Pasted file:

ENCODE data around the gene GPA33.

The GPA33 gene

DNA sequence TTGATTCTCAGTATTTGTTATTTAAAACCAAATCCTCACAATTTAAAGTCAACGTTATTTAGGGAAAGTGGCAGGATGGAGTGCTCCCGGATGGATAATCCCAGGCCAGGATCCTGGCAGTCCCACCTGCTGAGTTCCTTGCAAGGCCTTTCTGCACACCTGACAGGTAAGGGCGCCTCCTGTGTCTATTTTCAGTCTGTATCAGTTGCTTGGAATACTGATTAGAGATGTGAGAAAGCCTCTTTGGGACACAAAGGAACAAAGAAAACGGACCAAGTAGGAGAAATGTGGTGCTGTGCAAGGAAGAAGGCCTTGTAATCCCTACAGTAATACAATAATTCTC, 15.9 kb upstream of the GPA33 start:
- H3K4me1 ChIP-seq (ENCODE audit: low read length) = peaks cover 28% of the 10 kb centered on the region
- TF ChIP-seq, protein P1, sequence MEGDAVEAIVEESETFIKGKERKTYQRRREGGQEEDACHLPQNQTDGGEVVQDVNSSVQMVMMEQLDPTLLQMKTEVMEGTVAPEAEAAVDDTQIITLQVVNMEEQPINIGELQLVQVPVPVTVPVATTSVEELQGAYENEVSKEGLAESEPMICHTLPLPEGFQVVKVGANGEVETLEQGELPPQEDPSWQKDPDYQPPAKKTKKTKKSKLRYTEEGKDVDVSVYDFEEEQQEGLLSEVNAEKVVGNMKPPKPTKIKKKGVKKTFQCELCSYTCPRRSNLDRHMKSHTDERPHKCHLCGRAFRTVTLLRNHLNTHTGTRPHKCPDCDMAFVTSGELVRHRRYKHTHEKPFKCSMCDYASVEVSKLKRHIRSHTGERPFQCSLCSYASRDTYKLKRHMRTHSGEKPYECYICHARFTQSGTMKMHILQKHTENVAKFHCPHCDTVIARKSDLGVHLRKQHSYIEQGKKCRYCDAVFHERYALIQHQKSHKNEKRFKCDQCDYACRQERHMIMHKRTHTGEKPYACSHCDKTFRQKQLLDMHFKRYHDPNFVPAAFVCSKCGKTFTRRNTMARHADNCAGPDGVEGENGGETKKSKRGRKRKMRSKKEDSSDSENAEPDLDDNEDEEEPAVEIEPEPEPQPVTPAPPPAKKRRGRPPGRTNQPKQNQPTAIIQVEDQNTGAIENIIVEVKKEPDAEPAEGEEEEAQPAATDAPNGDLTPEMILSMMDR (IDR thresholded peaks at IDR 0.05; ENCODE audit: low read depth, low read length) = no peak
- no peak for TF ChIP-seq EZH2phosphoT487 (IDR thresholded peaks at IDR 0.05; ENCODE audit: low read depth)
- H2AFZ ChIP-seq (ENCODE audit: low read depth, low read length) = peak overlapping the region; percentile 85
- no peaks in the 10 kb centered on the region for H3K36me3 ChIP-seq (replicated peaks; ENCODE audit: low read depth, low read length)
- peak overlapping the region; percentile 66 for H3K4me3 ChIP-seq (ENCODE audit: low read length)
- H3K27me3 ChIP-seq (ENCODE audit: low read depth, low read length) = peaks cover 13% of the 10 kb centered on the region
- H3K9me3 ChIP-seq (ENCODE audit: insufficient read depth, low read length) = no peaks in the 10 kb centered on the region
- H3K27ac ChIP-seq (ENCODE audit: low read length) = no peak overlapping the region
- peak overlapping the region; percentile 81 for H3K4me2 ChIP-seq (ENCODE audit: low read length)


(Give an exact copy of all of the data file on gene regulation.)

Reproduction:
ENCODE data around the gene GPA33.

The GPA33 gene

DNA sequence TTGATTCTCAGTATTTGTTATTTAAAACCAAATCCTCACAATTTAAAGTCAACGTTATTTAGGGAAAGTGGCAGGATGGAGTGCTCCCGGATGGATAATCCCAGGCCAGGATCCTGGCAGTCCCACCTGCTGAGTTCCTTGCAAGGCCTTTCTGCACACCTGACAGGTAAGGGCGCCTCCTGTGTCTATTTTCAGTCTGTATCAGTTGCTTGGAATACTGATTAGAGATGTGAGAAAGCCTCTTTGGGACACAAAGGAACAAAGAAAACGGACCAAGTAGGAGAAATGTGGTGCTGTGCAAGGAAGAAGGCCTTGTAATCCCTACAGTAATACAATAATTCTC, 15.9 kb upstream of the GPA33 start:
- H3K4me1 ChIP-seq (ENCODE audit: low read length) = peaks cover 28% of the 10 kb centered on the region
- TF ChIP-seq, protein P1, sequence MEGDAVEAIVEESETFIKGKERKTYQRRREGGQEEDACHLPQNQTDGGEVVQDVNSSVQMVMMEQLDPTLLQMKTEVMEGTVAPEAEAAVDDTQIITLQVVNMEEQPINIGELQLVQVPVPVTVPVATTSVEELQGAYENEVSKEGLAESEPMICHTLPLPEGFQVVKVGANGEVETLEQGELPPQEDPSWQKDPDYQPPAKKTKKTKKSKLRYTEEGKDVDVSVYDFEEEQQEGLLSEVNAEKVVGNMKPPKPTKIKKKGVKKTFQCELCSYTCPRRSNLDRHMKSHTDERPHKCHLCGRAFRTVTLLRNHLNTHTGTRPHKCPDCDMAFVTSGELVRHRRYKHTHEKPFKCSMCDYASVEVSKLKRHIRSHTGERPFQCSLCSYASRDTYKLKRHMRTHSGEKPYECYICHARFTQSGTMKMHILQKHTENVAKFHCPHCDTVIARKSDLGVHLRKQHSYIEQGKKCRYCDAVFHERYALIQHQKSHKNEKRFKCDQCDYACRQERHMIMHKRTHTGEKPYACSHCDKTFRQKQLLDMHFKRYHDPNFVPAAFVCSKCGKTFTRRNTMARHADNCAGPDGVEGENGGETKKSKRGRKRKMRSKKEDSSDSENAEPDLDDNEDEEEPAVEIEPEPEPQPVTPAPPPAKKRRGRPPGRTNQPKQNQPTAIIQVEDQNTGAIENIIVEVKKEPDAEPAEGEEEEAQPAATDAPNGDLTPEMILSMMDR (IDR thresholded peaks at IDR 0.05; ENCODE audit: low read depth, low read length) = no peak
- no peak for TF ChIP-seq EZH2phosphoT487 (IDR thresholded peaks at IDR 0.05; ENCODE audit: low read depth)
- H2AFZ ChIP-seq (ENCODE audit: low read depth, low read length) = peak overlapping the region; percentile 85
- no peaks in the 10 kb centered on the region for H3K36me3 ChIP-seq (replicated peaks; ENCODE audit: low read depth, low read length)
- peak overlapping the region; percentile 66 for H3K4me3 ChIP-seq (ENCODE audit: low read length)
- H3K27me3 ChIP-seq (ENCODE audit: low read depth, low read length) = peaks cover 13% of the 10 kb centered on the region
- H3K9me3 ChIP-seq (ENCODE audit: insufficient read depth, low read length) = no peaks in the 10 kb centered on the region
- H3K27ac ChIP-seq (ENCODE audit: low read length) = no peak overlapping the region
- peak overlapping the region; percentile 81 for H3K4me2 ChIP-seq (ENCODE audit: low read length)